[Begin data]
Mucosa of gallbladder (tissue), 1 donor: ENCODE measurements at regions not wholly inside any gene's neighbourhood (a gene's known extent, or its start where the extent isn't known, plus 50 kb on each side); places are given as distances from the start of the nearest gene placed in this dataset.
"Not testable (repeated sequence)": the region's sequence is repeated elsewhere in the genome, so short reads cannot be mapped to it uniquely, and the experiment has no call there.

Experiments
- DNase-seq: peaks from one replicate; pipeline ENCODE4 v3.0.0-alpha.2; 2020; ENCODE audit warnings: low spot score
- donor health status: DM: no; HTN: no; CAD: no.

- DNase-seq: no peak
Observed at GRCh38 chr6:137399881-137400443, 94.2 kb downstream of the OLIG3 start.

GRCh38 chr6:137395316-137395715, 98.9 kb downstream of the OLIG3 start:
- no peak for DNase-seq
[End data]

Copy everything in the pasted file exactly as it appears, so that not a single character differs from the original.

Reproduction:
Mucosa of gallbladder (tissue), 1 donor: ENCODE measurements at regions not wholly inside any gene's neighbourhood (a gene's known extent, or its start where the extent isn't known, plus 50 kb on each side); places are given as distances from the start of the nearest gene placed in this dataset.
"Not testable (repeated sequence)": the region's sequence is repeated elsewhere in the genome, so short reads cannot be mapped to it uniquely, and the experiment has no call there.

Experiments
- DNase-seq: peaks from one replicate; pipeline ENCODE4 v3.0.0-alpha.2; 2020; ENCODE audit warnings: low spot score
- donor health status: DM: no; HTN: no; CAD: no.

- DNase-seq: no peak
Observed at GRCh38 chr6:137399881-137400443, 94.2 kb downstream of the OLIG3 start.

GRCh38 chr6:137395316-137395715, 98.9 kb downstream of the OLIG3 start:
- no peak for DNase-seq